Benazeraf hit his peak with Joe Caligula – Du suif chez les dabes starring French New Wave favorite Gerald Blain as the head honcho of a violent Parisian gang. Made in 1966 but held up by the censors for release until 1969, the film’s ultra-violence and anarchic characters seemed derivative after the release of 1967’s Bonnie and Clyde. As a result, Joe Caligula was not a success and lost money. After that Benazeraf concentrated more and more on pure sexploitation fare, eventually retiring in 1999 with more than 90 films to his credit. Unfortunately, during those final years Benazeraf was reduced to making direct-to-video pornography with titles such as Ingrid, Whore of Hamburg (1984), Trashy Tourist (1985) and Naughty French Fantasies (1986). Similar to his compatriot Jean Rollin, who specialized in erotic horror films featuring vampires or zombies and plenty of female nudity, Benazeraf is now revered by fans for his arty blending of crime drama with eroticism in his early sixties work and Sexus is a great place to start.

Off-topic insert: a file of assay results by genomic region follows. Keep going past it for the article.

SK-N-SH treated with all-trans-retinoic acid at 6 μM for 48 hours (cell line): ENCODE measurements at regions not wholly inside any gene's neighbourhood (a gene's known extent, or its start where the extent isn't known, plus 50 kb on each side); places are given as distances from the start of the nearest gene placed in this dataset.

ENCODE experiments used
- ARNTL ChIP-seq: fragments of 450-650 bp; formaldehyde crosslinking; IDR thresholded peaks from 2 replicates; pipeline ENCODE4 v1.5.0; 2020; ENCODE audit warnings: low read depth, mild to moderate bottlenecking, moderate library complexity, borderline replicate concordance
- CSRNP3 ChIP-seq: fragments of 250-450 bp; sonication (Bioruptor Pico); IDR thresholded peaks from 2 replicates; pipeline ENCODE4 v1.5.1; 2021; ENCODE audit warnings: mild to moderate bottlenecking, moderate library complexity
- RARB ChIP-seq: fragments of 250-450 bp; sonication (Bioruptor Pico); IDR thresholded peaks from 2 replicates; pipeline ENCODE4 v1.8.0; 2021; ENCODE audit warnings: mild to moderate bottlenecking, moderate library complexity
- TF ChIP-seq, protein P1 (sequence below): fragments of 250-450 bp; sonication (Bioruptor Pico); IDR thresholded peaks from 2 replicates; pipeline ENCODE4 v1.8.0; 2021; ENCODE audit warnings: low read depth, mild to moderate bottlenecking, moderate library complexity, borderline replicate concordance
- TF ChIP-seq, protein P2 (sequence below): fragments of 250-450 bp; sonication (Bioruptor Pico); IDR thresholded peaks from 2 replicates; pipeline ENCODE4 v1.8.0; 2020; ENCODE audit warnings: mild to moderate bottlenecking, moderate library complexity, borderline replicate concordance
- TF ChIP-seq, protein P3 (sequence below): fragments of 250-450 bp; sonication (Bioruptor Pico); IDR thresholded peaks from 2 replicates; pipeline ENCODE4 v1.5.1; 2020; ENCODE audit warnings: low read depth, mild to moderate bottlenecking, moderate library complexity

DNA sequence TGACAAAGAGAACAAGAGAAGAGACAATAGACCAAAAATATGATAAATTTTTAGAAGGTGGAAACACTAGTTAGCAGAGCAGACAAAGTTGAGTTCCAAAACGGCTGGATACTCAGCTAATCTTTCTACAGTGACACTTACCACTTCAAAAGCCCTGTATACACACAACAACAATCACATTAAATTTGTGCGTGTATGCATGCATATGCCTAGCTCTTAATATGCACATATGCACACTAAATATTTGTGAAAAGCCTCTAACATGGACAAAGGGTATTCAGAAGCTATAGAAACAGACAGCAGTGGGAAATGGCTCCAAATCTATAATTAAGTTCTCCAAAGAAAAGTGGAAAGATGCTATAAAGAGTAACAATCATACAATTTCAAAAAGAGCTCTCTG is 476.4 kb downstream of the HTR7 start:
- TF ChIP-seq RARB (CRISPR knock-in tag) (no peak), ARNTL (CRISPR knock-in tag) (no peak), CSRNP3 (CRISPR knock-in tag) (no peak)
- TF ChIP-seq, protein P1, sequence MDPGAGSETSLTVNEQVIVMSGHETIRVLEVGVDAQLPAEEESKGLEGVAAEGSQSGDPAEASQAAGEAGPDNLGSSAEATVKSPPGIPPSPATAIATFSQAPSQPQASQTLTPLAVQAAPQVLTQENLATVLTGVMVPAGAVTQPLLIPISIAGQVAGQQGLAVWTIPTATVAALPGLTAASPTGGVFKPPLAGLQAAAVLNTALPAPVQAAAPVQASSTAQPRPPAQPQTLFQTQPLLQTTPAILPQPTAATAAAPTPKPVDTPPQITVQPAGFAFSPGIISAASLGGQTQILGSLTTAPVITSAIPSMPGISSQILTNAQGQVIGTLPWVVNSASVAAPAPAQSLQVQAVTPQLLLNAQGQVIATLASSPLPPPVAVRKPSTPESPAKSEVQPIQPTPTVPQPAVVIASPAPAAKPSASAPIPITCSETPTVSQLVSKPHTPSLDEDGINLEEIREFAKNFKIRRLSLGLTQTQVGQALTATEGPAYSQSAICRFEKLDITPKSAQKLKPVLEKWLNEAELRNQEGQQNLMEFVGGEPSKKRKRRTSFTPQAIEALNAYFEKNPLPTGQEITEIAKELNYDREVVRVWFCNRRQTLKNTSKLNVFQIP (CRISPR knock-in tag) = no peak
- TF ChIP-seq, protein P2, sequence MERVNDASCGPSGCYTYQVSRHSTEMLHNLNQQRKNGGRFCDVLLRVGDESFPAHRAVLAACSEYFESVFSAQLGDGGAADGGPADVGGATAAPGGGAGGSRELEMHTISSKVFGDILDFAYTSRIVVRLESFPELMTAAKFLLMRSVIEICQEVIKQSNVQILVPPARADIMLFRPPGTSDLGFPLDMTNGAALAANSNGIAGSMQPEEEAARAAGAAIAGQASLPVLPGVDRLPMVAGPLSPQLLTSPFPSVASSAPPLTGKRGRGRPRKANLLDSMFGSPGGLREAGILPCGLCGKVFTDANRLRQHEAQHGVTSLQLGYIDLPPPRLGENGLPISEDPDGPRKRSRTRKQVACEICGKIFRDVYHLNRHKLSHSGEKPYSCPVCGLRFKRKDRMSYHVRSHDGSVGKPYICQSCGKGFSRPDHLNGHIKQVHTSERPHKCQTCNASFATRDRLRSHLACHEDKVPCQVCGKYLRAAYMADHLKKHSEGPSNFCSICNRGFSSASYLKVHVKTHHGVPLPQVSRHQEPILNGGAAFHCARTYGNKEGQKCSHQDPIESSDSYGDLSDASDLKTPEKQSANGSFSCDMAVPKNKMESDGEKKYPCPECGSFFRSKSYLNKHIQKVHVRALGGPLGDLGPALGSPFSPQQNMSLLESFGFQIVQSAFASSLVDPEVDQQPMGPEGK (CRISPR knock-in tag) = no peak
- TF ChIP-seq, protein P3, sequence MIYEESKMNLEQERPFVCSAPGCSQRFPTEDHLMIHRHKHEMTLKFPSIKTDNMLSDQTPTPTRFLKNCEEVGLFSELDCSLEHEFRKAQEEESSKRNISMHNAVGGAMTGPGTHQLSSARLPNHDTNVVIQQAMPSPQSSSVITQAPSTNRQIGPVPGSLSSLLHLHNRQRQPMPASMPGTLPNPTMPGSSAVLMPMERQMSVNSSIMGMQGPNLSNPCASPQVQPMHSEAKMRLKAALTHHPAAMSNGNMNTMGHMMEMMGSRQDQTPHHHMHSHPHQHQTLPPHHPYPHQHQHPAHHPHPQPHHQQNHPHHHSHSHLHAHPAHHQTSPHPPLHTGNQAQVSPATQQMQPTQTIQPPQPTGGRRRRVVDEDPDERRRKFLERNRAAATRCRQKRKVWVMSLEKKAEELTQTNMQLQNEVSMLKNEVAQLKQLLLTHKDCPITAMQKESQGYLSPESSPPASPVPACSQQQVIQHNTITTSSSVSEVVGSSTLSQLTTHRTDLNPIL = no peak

Sexus was previously distributed on VHS by Audubon Films but has never received an official DVD release in the U.S. You might be able to find a DVD import version of the film from French online sellers but I suspect that Jose Benazeraf’s work will enjoy a revival of interest in the future due to Blu-ray distributors like Severin Films and Vinegar Syndrome, who have devoted themselves to rescuing forgotten and obscure movies by marginalized directors like Benazeraf.